Harry Maguire gave England a lifeline – we’ll see if he’s able to take it

Harry Maguire gave England a lifeline – we’ll see if he’s able to take it

Harry Maguire handed England's lifeline - we'll see if he's up to it - GETTY IMAGES

Harry Maguire handed England’s lifeline – we’ll see if he’s up to it – GETTY IMAGES

The less he plays, the harder he is to ignore – a condition that only affects the highest profile players, and this week never more so for Harry Maguire, the lost ship of English football who can now be seen out there in the fog being called back in by a leader who has never lost faith. –

The former Manchester United captain, who has not been included in a starting line-up for his club since the Brentford disaster on August 13, is back and likely to start for England in the Nations League against Italy. The £85million defender, cut loose by Erik ten Hag and part of a United revival only for his absence, was offered the full backing of the England manager. This has been a devastating year for Maguire on the pitch, and Southgate knows it and, for now, sees something worth salvaging. He gave every indication that Maguire would start in Milan.

“If we thought there were experienced players ready to come in and play at a level above him, it would be a different assessment and in some positions there would be a different level of competition that way,” Southgate said. Maguire was, Southgate said, “our most dominant centre-back in the air”. With John Stones suspended for his red card in Hungary hammering Molineux in June, options are narrowing. But with a team of three at the back, it looks as if Southgate will choose Maguire ahead of Marc Guehi and also Fikayo Tomori, for whom the San Siro is the home ground.

“Him [Maguire] and John is incredible on the ball, really,” Southgate said, “the amount of pressure they’ve taken for the team in tournaments we’ve played … because we don’t always have that midfielder who can get on in the game. That means there is enormously more pressure on our centre-backs to use the ball well, and those two are as good as anyone in world football at doing that.

He went on to invoke the experience of his rugby union colleague Eddie Jones and his decision to select his “undercooked” Saracens stars despite reservations that they would play for the 2020-21 season in the Second Division Championship. Southgate had noticed Jones’ dilemma when he read his latest book, having been an observer at Jones’ training sessions in the past.

“With the Saracens players, he [Jones] felt they were his best players and even though they were undercooked, they were still going to be better than players who weren’t up to par,” Southgate said. “So, I don’t think there’s a lot of players who aren’t here now at the level yet to go in and play. Look, it’s obviously not an ideal situation. You want your best players to be playing regularly so they’re physically on a good place and mentally in a good place But he [Maguire] is an important player for us. I think it’s important to support our best players.

“We feel Harry is an important player”

At least the Saracens players got game time, it was pointed out. Maguire has started just one game since Brentford, the Europa League defeat to Real Sociedad on September 8, and played just 10 minutes of Premier League football in that period.

“Well, they [Saracens internationals] didn’t play at the level,” Southgate said. “Physically, rugby is different to football in that the level of league is lower than international [standard] and if you go down the league, it’s not really a test for your better players. So our players will actually work physically every day with top players and they have played some European football as well.”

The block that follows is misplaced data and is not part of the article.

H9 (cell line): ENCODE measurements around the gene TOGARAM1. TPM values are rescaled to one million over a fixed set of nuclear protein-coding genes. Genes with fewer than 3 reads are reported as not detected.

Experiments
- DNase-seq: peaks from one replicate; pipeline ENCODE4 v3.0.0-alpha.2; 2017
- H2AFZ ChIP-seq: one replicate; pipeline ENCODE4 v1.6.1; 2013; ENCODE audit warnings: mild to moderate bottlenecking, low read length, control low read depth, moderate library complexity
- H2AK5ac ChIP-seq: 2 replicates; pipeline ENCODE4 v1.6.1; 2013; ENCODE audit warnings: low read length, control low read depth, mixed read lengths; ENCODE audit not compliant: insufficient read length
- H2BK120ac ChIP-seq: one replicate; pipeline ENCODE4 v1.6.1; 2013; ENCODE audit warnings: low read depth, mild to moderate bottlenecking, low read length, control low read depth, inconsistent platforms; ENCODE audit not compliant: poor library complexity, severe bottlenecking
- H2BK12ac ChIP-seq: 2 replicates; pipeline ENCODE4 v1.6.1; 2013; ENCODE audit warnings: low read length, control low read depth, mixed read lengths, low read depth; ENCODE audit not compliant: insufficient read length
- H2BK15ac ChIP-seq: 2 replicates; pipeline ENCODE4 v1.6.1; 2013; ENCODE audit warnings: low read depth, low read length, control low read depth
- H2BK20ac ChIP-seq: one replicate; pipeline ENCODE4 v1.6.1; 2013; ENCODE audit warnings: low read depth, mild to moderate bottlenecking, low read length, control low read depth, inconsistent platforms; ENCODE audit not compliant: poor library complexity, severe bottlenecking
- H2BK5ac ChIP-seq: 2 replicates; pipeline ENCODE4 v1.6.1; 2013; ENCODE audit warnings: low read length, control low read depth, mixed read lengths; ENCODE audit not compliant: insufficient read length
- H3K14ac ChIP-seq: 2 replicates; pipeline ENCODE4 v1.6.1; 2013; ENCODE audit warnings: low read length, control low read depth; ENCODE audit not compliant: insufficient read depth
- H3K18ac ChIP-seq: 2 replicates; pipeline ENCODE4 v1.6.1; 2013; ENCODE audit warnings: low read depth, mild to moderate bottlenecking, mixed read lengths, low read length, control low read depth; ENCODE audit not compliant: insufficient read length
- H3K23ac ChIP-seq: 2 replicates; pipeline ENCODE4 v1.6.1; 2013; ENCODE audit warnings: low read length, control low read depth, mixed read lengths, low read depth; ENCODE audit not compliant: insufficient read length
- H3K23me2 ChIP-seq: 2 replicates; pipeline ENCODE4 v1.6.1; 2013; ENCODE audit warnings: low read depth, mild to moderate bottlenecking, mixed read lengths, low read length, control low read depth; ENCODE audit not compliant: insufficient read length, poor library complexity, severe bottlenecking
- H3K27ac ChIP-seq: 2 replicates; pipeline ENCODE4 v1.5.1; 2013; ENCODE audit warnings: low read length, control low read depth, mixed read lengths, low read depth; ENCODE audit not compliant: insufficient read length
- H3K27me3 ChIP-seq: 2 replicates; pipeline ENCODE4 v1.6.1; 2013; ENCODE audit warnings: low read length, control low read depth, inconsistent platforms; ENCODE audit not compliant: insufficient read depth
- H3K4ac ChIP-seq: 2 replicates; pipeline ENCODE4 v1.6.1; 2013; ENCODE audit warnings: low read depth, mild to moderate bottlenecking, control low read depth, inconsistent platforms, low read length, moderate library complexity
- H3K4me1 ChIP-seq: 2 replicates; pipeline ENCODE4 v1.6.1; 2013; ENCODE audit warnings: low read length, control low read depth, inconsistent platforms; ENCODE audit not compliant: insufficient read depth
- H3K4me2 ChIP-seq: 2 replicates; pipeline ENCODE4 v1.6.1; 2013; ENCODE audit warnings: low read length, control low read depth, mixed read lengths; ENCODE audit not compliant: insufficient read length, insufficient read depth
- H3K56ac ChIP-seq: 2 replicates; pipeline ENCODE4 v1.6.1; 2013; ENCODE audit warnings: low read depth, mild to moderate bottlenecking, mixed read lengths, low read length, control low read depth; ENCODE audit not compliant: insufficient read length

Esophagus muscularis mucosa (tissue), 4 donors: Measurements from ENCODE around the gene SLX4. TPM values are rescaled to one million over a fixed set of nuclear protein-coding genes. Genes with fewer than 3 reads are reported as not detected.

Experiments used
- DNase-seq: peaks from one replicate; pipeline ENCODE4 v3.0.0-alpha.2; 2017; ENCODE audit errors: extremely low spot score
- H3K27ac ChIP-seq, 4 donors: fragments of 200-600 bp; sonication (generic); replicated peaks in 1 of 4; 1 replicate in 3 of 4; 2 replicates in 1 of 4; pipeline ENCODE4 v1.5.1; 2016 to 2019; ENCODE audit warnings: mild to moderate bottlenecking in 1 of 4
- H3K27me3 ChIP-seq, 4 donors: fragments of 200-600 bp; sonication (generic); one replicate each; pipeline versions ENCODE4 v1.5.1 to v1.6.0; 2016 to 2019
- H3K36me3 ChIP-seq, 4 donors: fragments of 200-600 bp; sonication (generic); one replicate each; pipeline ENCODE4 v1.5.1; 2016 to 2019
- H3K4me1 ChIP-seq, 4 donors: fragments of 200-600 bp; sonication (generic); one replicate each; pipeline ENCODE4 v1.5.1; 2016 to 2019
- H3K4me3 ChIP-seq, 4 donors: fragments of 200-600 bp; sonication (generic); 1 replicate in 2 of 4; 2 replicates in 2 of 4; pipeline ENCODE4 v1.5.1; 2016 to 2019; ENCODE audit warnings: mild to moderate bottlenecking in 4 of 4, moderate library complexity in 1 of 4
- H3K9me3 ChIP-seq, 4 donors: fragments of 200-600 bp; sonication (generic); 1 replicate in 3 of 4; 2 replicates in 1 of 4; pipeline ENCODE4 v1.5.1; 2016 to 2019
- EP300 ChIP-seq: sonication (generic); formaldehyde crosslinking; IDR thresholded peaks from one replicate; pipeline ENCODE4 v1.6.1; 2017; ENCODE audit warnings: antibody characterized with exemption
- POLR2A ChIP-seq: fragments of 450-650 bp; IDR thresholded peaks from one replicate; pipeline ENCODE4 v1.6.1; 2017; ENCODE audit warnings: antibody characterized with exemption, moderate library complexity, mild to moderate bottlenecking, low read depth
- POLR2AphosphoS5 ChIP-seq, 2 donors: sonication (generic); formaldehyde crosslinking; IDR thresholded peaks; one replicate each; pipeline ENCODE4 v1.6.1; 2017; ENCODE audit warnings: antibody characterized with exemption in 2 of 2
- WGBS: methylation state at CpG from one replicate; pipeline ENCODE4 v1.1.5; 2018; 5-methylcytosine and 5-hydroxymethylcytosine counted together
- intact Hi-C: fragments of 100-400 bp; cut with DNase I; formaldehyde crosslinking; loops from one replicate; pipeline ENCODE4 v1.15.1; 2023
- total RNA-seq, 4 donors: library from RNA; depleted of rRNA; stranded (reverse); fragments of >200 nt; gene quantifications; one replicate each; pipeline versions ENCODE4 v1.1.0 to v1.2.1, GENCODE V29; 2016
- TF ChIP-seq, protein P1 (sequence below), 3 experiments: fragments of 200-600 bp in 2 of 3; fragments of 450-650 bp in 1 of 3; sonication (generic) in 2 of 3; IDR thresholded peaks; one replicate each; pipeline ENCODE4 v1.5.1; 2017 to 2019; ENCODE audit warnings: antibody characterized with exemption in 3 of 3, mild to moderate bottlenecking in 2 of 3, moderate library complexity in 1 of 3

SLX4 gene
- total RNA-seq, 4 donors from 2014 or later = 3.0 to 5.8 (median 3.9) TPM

Under pressure, is Harry Maguire able to lead England's defence?  - SHUTTER TOCK

Under pressure, is Harry Maguire able to lead England’s defence? – SHUTTER TOCK

The willingness to make decisions regardless of club form, and to stick with stalwarts who have gone to two tournament semi-finals and one final, goes strong with Southgate. In Maguire’s defence, the one Nations League game he didn’t start last June was the last, the most damaging 4-0 defeat to Hungary in which he played the last five minutes as a substitute. Southgate suggested he had been forced to compromise for the four games and, without going into detail, appeared more determined than ever to stand his ground.

“Whatever reputation I have, I put it on there,” he said, with a rueful smile and a nod to the hostility he faced in the second game at Molineux. “I think you always have to back your judgment and we feel he’s an important player.”

There are other problems surrounding England’s defense that go beyond even Maguire. For the first two Nations League games, against Hungary in Budapest and Germany in Munich, Southgate chose a three-man back. With England underwhelming, he switched to a four for the Molineux games against Italy and Hungary and somehow things got worse. Now, with the prospect of England’s first international relegation in 150 years, albeit only the Nations League, he must find something to rely on.

Maguire survives. Perhaps the connection is a little stronger with a manager who was himself a centre-back and also felt the most unforgivable fury that the English team can unleash on the English public. Beyond those two games against Italy and then Germany on Monday at Wembley, there is still the sea of ​​the next two months of club football for Maguire to navigate to join the World Cup squad in November. It’s a long way to go, but he’s got hope.

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